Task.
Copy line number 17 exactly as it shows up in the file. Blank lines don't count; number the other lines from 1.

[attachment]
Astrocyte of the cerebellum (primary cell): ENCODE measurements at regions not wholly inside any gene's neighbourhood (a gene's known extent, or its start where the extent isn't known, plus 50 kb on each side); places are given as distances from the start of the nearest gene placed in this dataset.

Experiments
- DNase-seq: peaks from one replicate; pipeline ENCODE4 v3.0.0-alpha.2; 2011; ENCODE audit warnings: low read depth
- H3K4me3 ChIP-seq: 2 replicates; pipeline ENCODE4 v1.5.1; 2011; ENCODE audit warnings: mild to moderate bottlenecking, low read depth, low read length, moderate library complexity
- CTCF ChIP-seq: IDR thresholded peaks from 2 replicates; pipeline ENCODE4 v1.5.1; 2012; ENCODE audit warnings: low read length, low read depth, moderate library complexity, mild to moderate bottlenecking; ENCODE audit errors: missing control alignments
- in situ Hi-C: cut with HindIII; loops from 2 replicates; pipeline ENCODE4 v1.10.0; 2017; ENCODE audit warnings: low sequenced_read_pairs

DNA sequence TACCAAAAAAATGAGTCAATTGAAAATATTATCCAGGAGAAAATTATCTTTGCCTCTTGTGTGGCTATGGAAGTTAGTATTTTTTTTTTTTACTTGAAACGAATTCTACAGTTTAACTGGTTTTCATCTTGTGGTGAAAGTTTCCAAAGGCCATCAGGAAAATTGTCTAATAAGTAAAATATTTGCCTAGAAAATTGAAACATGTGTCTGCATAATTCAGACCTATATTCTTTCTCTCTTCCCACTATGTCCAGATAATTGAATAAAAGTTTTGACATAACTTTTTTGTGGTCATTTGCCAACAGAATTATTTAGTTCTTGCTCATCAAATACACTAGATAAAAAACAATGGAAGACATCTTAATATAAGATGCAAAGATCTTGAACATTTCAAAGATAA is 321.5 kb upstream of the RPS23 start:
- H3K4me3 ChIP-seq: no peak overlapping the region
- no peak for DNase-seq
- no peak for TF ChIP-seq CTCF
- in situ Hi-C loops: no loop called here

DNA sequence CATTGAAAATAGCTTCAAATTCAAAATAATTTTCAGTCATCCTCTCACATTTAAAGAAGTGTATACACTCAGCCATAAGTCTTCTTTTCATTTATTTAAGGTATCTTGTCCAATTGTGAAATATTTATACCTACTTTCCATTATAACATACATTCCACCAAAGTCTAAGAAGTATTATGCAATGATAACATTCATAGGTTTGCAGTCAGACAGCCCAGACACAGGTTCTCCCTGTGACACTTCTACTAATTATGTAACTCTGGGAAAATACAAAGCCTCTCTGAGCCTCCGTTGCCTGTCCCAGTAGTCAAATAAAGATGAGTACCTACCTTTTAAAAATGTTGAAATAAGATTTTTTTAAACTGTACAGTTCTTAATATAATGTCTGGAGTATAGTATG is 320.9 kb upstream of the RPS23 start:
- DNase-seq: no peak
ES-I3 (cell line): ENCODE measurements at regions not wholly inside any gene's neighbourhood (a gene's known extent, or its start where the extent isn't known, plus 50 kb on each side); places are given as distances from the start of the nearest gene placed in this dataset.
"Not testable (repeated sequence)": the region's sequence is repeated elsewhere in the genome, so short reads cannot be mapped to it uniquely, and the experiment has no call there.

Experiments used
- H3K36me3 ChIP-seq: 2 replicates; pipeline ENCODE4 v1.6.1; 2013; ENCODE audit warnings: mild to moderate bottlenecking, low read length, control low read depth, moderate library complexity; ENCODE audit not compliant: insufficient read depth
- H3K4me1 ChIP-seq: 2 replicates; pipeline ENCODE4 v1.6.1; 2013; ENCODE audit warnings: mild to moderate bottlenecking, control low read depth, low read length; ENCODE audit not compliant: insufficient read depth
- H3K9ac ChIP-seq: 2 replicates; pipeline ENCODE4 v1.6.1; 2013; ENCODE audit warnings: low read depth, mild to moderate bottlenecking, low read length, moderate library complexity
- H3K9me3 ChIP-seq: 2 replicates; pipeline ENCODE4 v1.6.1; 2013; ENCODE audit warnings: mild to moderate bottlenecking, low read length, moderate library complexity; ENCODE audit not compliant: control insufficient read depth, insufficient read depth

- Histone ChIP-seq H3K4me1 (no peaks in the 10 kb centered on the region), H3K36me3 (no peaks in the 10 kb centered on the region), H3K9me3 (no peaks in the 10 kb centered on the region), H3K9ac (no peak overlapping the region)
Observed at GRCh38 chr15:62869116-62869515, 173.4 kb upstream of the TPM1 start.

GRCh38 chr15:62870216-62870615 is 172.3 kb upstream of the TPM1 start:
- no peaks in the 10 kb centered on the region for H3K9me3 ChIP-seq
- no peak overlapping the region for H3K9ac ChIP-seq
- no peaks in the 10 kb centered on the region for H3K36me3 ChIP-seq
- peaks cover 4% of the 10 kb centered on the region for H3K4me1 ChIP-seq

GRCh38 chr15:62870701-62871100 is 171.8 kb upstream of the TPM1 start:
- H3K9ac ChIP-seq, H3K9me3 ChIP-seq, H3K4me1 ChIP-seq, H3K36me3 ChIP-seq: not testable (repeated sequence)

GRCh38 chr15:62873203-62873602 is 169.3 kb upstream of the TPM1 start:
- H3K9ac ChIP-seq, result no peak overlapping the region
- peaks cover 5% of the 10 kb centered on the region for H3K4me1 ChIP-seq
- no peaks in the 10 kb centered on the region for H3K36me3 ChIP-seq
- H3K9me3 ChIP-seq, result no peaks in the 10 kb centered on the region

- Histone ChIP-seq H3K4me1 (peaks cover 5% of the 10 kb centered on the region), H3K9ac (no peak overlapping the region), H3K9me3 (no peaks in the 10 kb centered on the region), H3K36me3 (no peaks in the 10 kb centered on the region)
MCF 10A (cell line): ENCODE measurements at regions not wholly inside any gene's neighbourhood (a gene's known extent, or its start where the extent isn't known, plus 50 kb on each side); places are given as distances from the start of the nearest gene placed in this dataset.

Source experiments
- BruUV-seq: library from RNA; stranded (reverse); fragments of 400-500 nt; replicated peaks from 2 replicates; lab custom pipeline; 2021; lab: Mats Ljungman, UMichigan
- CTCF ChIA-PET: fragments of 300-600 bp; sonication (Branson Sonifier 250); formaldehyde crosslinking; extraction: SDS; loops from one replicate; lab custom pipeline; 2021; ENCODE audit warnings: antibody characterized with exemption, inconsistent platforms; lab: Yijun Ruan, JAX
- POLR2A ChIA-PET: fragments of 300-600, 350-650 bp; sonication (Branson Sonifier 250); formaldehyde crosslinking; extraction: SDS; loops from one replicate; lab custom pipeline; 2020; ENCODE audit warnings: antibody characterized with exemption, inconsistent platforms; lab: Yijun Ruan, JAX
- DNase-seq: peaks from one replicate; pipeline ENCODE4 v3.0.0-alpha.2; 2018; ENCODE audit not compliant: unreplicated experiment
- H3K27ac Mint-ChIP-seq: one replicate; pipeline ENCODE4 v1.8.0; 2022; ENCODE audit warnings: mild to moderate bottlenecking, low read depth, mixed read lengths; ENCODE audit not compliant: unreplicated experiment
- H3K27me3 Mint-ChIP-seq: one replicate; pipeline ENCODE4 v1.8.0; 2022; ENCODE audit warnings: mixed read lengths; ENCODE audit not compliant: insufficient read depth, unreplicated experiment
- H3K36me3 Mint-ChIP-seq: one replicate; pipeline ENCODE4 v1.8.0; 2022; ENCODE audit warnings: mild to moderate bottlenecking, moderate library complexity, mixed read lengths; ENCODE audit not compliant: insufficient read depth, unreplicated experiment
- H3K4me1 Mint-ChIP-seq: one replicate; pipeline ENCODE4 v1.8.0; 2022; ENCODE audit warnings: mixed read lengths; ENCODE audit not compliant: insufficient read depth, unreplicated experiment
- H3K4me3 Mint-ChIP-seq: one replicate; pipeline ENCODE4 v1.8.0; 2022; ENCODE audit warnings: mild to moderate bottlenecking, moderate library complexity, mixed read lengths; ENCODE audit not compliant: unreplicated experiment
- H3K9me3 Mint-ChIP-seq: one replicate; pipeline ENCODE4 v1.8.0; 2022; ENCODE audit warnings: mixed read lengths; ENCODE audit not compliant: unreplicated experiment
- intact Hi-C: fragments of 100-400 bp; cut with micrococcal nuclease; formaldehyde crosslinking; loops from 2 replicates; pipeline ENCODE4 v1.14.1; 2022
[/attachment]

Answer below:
- H3K36me3 ChIP-seq: 2 replicates; pipeline ENCODE4 v1.6.1; 2013; ENCODE audit warnings: mild to moderate bottlenecking, low read length, control low read depth, moderate library complexity; ENCODE audit not compliant: insufficient read depth